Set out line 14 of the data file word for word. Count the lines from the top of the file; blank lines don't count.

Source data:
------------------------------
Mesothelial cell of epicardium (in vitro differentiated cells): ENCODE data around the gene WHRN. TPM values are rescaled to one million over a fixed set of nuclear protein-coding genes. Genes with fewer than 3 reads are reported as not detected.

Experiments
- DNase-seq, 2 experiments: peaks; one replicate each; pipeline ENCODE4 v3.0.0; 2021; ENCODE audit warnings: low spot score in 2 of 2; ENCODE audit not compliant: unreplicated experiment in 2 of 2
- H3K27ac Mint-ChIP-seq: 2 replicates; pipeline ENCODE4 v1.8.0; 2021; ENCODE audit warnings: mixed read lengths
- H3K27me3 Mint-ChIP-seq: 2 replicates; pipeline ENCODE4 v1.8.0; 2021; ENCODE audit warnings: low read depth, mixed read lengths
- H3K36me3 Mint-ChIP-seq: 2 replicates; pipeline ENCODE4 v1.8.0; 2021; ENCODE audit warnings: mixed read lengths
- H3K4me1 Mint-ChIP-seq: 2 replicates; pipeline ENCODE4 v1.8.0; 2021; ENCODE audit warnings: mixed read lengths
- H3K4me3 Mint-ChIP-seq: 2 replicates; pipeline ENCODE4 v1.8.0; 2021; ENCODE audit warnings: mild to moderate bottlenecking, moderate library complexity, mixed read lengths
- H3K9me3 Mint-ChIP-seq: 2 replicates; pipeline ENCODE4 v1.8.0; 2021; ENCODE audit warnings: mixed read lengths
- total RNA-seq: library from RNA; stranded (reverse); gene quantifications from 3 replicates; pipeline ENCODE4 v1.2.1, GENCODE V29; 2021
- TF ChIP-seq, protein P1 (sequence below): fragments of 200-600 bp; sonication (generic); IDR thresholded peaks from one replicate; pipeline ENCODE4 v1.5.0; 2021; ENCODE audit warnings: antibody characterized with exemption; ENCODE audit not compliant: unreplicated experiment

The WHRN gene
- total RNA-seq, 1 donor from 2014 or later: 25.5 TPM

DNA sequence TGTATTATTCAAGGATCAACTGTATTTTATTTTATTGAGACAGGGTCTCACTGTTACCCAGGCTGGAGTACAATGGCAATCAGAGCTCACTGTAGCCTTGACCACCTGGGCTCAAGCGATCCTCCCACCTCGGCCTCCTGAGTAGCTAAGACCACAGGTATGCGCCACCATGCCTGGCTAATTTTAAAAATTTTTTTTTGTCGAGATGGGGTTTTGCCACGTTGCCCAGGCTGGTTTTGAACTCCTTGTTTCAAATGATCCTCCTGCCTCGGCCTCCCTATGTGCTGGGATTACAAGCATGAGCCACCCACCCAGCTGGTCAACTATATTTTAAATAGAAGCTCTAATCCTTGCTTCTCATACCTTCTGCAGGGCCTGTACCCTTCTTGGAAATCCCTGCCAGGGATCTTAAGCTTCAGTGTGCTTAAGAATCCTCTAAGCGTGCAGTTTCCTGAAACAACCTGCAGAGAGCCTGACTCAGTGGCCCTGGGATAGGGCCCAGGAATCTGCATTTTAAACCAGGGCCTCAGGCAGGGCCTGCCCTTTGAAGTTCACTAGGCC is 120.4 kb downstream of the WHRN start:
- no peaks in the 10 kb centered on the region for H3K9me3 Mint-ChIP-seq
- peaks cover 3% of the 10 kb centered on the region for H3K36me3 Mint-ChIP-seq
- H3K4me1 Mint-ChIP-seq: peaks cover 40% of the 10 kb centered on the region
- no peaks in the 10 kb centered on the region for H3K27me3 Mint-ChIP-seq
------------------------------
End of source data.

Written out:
DNA sequence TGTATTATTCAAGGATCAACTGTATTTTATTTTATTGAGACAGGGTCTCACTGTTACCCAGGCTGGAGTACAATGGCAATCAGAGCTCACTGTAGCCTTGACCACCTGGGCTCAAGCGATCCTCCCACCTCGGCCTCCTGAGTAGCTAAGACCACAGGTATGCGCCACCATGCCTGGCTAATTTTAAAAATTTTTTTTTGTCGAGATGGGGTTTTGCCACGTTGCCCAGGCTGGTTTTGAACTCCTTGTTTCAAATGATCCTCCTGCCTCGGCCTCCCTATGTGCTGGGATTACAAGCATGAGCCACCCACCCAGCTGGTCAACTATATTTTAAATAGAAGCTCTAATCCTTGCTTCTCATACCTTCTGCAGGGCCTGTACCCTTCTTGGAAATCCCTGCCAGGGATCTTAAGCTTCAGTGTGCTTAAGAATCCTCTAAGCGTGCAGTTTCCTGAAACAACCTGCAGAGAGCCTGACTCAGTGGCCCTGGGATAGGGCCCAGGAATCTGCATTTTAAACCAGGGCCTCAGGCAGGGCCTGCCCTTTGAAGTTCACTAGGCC is 120.4 kb downstream of the WHRN start: